In a book about the rise of modern Indian nations--while giving due credit to leaders such as Dennis Banks, Clyde Bellecourt, and Russell Means--Wilkinson devotes much more significant attention to both intellectuals and elected tribal officials, such as Vine Deloria Jr., Hank Adams, Ada Deer, and Billy Frank Jr. According to Wilkinson, "the modern tribal sovereignty movement has had no single great inspirational leader, no Martin Luther King, Jr., no Cesar Chavez.... Yet if one person may be singled out, it is Vine Deloria, Jr." (p. 106).
Portraying the occupation of Alcatraz Island and the American Indian Movement's (AIM) Trail of Broken Treaties march to Washington, D.C. as somewhat unorganized (or perhaps merely presenting these stories for what they are), Wilkinson sees tribal leadership in this era as ultimately more meaningful than urban activism: "In a movement directed toward legal recognition of tribal governments, they [AIM] were not elected tribal officials" (p. 149). Wilkinson creates an image of Indian Country as united on the principles of autonomous self-governance and the preservation of treaty rights. The intellectual leadership of Hank Adams and Vine Deloria Jr. provided community leaders with a rally cry uniting Indian Country with a common vision of self-determination.
The Alaska Native Claims Settlement Act (ANCSA) of 1971, according to Wilkinson, represented another tremendous step toward the recognition of Native rights. When Alaska became a state in 1959, nearly 90 percent of the land was designated as "public domain" for mineral leases and homesteading, which left the Natives uneasy as to the future of their hunting and fishing rights, which sustained a considerable portion of the indigenous population. The Alaska Federation of Natives (AFN) was established in 1966 to advance the cause of statewide land claims, filing claims with the Department of the Interior that, by the end of the 1960s, accounted for most of the state. In an unprecedented move, Secretary of the Interior Stewart Udall issued a freeze of all Alaskan territory, closing it off to all outsiders seeking a federal land transfer, which proved to be a bold move at a time when many were salivating over rich oil prospects in the north. Lobbyists remained ardent in their negotiations with the federal government and on December 18, 1971, President Nixon signed the historic Alaska Native Claims Settlement Act (ANCSA) into existence, securing 40 million acres and nearly one billion dollars for Alaska Natives. However, similar to Menominee termination, Alaska Natives now became shareholders of tribal corporations. Nonetheless, the AFN reclaimed 12 percent (an almost unimaginable portion) of their homeland.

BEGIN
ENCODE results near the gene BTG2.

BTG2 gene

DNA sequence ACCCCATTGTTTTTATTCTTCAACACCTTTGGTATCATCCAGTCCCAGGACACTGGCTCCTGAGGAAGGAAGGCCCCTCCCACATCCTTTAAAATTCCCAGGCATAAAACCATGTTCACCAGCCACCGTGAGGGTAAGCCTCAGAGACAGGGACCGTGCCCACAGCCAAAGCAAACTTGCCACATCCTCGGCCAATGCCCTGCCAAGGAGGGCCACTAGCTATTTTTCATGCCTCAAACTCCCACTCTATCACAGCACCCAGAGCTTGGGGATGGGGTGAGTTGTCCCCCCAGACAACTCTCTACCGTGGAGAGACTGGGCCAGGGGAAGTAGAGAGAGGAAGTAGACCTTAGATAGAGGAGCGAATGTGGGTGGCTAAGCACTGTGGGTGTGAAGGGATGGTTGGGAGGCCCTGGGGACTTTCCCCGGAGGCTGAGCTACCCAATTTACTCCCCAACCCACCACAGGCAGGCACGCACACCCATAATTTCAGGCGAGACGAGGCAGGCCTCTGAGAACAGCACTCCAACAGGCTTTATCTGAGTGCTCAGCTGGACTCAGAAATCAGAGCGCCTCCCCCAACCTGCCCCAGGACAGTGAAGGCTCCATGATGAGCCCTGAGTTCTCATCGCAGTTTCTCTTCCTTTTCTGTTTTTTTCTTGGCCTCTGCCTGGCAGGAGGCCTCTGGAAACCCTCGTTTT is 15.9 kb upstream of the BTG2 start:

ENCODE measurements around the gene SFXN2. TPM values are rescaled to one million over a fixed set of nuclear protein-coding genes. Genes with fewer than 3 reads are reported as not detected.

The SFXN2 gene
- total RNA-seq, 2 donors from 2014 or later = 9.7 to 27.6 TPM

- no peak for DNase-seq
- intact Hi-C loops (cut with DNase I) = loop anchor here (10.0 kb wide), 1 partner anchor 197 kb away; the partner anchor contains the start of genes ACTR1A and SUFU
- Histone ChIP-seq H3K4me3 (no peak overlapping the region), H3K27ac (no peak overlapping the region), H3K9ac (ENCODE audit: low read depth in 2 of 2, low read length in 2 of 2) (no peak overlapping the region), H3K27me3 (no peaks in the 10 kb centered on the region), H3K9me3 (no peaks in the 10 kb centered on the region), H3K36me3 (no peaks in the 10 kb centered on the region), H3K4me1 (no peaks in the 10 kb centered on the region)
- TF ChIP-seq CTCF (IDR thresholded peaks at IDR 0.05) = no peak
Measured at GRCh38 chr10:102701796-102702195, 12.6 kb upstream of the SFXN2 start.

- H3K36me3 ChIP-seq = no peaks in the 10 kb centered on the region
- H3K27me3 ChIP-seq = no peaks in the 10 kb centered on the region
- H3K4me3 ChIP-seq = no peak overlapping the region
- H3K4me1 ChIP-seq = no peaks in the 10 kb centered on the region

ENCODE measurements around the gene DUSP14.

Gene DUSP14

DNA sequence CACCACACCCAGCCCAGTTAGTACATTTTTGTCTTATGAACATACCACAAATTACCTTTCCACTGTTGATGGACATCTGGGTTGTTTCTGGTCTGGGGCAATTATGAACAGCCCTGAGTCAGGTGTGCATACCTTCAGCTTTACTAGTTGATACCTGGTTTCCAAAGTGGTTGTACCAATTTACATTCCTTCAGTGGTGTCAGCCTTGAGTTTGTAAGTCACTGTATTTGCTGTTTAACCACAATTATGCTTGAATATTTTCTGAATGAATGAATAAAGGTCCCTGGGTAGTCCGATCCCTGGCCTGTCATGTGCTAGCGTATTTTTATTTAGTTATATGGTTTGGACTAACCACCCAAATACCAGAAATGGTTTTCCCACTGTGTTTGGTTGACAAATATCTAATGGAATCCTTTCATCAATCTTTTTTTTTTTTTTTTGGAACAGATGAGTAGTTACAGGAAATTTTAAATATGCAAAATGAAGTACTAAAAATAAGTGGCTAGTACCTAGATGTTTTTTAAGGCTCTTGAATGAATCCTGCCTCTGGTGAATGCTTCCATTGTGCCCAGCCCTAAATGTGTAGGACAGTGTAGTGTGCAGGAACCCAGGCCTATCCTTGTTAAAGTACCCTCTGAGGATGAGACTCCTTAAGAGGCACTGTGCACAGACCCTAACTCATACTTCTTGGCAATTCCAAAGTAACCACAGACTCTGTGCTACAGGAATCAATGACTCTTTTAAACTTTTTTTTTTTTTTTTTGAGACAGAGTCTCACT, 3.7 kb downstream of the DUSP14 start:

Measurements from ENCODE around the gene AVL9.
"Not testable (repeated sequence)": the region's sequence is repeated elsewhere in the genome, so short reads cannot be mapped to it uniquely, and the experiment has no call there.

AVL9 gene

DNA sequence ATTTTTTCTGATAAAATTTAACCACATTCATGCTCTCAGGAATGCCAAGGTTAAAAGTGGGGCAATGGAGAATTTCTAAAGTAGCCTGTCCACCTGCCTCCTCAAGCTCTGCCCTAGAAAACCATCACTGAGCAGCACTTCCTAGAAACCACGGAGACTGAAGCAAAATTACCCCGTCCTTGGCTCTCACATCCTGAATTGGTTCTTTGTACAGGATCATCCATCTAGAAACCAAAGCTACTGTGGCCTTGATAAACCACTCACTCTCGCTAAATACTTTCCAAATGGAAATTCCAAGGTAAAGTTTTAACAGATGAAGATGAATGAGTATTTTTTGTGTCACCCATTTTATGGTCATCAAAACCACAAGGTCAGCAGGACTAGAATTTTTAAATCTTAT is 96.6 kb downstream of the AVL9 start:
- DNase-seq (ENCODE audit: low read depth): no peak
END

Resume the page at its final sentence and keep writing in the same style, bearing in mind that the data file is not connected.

In the second half of the twentieth century, American Indians collaborating through organizations such as NCAI, DRUMS, and AFN stood firm in their commitment to autonomous tribal sovereignty. As Wilkinson succinctly argues, "the modern Indian movement has put on grand display America's truest nobility--its commitment to give dispossessed peoples the chance to thrive--but it took the passionate and informed determination of Indian people to activate that impulse" (p. xv).
Perhaps a bit longer than necessary, readers need not be intimidated by the breadth of Wilkinson's sweeping legal history as his narrative style is both compelling and accessible. Wilkinson chooses to de-emphasize casino gaming, arguing that "gaming has played an important role, but the scope of the modern tribal sovereignty movement goes far beyond it" (p. xv). Though, in narrating an optimistic tale of indigenous resurgence, Wilkinson hardly acknowledges the many harsh realities and social problems in Indian Country today, leaving readers wondering what work remains to be done. Still, this book is a tribute to the inspirational stories of determined Indian leaders and the many great accomplishments they have made in the twentieth century. It is also essential for anyone wishing to deepen their knowledge of twentieth-century American Indian history. Finally, it effectively argues that the modern Indian revitalization movement should be recognized as a significant chapter of U.S. history. Charles Wilkinson's Blood Struggle: The Rise of Modern Indian Nations is likely to become a time-honored classic in its field.
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Doug Kiel. Review of Wilkinson, Charles, Blood Struggle: The Rise of Modern Indian Nations.